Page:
• Breathing devices
  • Treatments for conditions that might be causing the apnea
  • Special dental devices
  • Positional therapy (to avoid sleeping on your back)
  • Surgery (eliminates throat tissue that may block airway)

One of the most common treatments for moderate to severe sleep apnea is a CPAP or Continuous Positive Airflow Pressure. The device is a mask attached to a machine. The mask covers your nose and mouth. It provides a constant flow of air to keep your breathing passages open while you are sleeping. A sleep specialist can guide you on how to use a CPAP properly.

Some people find when they lose weight, sleep apnea disappears. This is due to the fact that overweight people can have thick necks with extra tissue that blocks their airways. Keep in mind there is no guarantee that you will cure your sleep apnea by losing weight. Not everyone is built the same.

Effect of sleep duration and timing on osteoporosis risk

Obstructive sleep apnea raises osteoporosis risk, may impact bone healthWhile the studies referred to thus far seem to suggest that getting a good, uninterrupted sleep is best to avoid osteoporosis, there is also some evidence that points to a connection between sleep duration and timing as a risk to bone health.

Over 30 thousand patients in China between the ages of 45 and 86 took part in a sleep analysis last year. They went through medical examinations, which included tests for osteoporosis, and answered questions about their sleep patterns. What the research team realized was that men with early sleep timing – they went to bed before 9 p.m. – were more likely to have osteoporosis than those who with normal sleep timing, going to bed between 9 p.m. and 11 p.m. Both men and women who had early sleep timing and long sleep duration were more likely to suffer from bone health issues.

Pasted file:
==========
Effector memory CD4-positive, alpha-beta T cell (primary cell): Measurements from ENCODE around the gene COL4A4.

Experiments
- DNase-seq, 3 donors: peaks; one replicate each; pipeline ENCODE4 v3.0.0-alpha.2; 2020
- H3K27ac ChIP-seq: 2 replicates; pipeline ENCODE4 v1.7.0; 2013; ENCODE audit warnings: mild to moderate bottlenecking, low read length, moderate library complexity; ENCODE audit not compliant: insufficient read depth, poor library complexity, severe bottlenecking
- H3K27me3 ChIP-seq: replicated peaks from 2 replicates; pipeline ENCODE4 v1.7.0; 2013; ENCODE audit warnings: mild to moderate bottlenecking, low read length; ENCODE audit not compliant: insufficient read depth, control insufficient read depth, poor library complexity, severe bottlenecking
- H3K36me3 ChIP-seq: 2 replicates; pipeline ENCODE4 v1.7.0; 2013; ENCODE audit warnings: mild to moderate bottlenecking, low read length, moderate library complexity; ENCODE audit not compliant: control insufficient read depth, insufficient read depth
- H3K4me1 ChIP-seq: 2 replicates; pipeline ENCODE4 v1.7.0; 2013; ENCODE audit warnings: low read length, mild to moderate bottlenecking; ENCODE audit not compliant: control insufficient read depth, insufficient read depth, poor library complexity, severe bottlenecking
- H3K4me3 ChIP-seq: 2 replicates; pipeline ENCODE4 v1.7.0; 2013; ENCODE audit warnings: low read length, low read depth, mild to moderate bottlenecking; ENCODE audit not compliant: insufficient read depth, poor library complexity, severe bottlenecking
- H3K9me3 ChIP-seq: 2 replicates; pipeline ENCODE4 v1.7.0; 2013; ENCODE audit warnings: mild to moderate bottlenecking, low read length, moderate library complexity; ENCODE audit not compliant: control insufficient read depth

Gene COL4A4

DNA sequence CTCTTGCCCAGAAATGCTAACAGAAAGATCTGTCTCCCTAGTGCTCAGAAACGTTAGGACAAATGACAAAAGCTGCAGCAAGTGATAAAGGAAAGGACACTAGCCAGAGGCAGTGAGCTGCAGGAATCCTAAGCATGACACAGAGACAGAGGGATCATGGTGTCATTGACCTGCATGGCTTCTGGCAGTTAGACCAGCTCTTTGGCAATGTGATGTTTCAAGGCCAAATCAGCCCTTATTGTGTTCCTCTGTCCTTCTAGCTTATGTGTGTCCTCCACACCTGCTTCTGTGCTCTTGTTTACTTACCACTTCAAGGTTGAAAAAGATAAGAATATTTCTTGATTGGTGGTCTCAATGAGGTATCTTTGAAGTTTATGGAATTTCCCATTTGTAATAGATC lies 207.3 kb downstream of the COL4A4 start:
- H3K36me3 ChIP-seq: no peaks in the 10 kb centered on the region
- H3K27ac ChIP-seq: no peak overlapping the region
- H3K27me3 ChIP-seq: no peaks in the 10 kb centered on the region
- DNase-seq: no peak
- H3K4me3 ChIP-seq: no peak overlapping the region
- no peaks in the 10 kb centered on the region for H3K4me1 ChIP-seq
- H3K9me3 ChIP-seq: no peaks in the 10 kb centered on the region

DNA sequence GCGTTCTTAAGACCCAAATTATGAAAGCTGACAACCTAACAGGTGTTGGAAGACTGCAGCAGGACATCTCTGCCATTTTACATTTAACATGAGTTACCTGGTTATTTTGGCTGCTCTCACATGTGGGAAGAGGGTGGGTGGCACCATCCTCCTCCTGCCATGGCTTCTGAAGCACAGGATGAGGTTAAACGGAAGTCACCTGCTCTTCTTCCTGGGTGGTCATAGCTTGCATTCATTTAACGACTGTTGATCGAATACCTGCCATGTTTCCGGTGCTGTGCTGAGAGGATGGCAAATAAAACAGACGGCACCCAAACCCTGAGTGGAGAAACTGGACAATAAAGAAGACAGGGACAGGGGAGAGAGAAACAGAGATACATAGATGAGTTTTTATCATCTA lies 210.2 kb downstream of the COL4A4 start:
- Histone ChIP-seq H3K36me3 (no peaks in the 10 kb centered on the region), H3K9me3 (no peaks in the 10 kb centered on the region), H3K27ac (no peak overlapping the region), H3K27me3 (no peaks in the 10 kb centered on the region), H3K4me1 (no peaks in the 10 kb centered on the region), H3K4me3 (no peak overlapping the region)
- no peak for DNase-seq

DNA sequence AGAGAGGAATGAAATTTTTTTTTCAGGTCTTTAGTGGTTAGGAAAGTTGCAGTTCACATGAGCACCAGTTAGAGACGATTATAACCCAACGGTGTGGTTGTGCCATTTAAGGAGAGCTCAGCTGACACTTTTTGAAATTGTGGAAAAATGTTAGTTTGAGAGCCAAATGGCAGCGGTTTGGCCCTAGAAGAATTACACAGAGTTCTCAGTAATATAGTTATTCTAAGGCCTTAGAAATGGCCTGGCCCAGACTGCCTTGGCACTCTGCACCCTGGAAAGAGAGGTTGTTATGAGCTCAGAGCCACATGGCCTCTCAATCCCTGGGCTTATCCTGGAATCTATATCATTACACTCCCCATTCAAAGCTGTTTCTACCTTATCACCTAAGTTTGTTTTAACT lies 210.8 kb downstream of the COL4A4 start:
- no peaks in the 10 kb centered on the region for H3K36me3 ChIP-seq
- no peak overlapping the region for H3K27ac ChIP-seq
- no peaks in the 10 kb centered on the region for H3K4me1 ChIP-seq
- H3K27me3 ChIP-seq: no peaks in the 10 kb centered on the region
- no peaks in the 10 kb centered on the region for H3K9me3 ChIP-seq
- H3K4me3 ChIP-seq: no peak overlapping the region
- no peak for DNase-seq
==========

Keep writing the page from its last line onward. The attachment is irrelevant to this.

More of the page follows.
The evidence certainly appears to be mounting, and more people are now asking, can sleep apnea cause osteoporosis? While many in the medical community aren’t ready to make a bold statement about the connection, it seems that some are now more convinced than before that OSA can be a contributing factor to osteoporosis.

If you suspect you might have bone health issues, such as osteoporosis, seek guidance from a doctor as soon as possible. It is important to your overall health and longevity.


Related Reading:

Sleep apnea, sleep disordered breathing (SBD) and stroke risk

Sleep apnea, sleep disordered breathing (SBD), has been linked to an increased stroke risk. Sleep disordered breathing is a condition characterized by a group of disorders, which involve abnormal respiratory patterns or insufficient ventilation during sleep. Continue reading…

Sleep apnea and snoring linked to earlier cognitive decline, dementia

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Sources:
http://www.wiley.com/WileyCDA/PressRelease/pressReleaseId-115818.html/
http://www.medscape.com/viewarticle/823709/
http://www.helpguide.org/articles/sleep/sleep-apnea.htm/
http://www.sleepeducation.org/essentials-in-sleep/sleep-apnea/treatment/
http://www.ncbi.nlm.nih.gov/pubmed/25986387/